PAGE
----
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Dancers watch Justin Peck's demonstration during the dress rehearsal for "Everywhere We Go" (Photo credit: Raydene Salinas)

As the lights dim again and the dress rehearsal begins, Peck and Stevens resume their pacing. The ballet itself is just what you'd expect from the two: It contains the playful, yet elegant, spirit of Peck's dancing style as well as Stevens' signature dreamy sense of musical grandeur (thanks, in part, to conductor Michael Atkinson, who orchestrated the music Stevens composed). Dancers fall on the floor with the crescendos; a dancer's hop signals the orchestra to start up after a pause.

Peck, recently hailed as "the next great ballet choreographer," gives the kind of stage directions one wouldn't necessarily expect from a classically trained, auspicious choreographer-slash-soloist at NYCB. When the dancers fall to the floor, he tells them not to bother with how "pretty" their movements are. "I don't care if it looks a little abrasive," he says. When a dancer's leap is too precious, he clarifies, "It's not a jump -- it's a jolt of electricity."

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A dancer leaps during the dress rehearsal for "Everywhere We Go" (Photo credit: Raydene Salinas)

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Dancers during the dress rehearsal for "Everywhere We Go" (Photo credit: Raydene Salinas)

The momentum Peck and Stevens are gaining themselves is just as palpable. With a full orchestra and such a large cast of dancers, the scale of this production is quite a leap, so to speak, from "Rabbit." Design aficionados will even notice the active, structural backdrop of the show, which was dreamed up by Brooklyn-based architect Karl Jensen. Naturally, all of this creative cross-pollination is drawing new, younger audiences to ballet, a coup that Peck didn't seek out but certainly appreciates.

"[Sufjan] has a relatively sophisticated crowd of young followers, so they're the right type of people to come in and see his works and potentially develop an interest in this art form," Peck said. "It's not unlike getting to know how to taste wine, in a way. There's a lot of variety in what people like. People develop their palate by seeing more and more work. Hopefully, his draw will help bring people into that."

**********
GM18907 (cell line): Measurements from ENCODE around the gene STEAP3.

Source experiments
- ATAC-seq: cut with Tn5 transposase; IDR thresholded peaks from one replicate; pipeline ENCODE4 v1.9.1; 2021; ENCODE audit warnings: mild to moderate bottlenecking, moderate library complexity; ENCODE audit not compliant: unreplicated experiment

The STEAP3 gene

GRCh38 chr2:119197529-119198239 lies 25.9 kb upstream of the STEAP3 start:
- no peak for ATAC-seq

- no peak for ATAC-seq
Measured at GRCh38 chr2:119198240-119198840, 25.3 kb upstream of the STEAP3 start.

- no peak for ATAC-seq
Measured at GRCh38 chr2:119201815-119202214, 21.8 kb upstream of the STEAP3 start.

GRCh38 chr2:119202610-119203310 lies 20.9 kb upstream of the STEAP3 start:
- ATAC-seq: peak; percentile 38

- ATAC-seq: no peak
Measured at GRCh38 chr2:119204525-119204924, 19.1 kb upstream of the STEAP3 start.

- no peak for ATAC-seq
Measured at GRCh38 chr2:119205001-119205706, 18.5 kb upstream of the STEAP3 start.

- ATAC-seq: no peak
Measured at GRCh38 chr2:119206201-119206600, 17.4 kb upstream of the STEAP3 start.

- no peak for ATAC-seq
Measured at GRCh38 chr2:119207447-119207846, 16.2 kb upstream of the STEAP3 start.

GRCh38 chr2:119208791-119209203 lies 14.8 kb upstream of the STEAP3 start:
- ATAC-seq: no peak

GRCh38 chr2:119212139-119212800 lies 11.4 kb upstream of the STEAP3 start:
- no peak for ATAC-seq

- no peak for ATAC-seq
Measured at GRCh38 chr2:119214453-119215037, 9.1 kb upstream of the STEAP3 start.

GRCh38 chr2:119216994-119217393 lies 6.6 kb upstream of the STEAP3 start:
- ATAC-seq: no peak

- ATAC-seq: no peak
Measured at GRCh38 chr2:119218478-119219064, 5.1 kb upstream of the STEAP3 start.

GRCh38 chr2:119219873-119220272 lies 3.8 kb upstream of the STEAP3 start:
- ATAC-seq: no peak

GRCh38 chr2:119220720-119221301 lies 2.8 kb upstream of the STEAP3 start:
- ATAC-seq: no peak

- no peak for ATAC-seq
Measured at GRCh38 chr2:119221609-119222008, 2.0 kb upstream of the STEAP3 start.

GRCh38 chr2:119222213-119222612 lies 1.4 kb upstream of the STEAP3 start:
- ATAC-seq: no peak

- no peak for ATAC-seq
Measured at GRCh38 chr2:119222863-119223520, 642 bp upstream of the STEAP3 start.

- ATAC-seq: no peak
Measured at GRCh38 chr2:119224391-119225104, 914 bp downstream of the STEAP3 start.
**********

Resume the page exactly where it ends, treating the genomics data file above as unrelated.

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Dancers during the dress rehearsal for "Everywhere We Go" (Photo credit: Raydene Salinas)

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Dancers during the dress rehearsal for "Everywhere We Go" (Photo credit: Raydene Salinas)

Perhaps the most fortunate byproduct of this ballet/indie music collaboration is the renewed attention on the former, less accessible art form. If any two people are going to make ballet hip and engage the under-thirty set with innovative, compelling -- and fun -- works of performance art, it's Peck and Stevens. And while they're both prolific on their own, it seems they can accomplish much loftier goals together in this respect.

After three hours of rehearsal, the curtains close and the dancers walk off stage. There's just one day until those curtains will open again for the premiere of "Everywhere We Go," but Peck is already confident enough to start dreaming of his next project with Stevens.

"I know Sufjan and I will probably start talking about the next one a few days after this ballet finishes," Peck said. "We want to continue to create new works and ideally here for the New York City Ballet -- it just seems fitting."

Clearly, the two of them still have a lot more territory to cover.

"Everywhere We Go" premiered at the New York City Ballet on May 8, but it's running through the month and again in October at Lincoln Center. More details here.

Also on The Huffington Post

Justin Peck & Sufjan Stevens' "Everywhere We Go"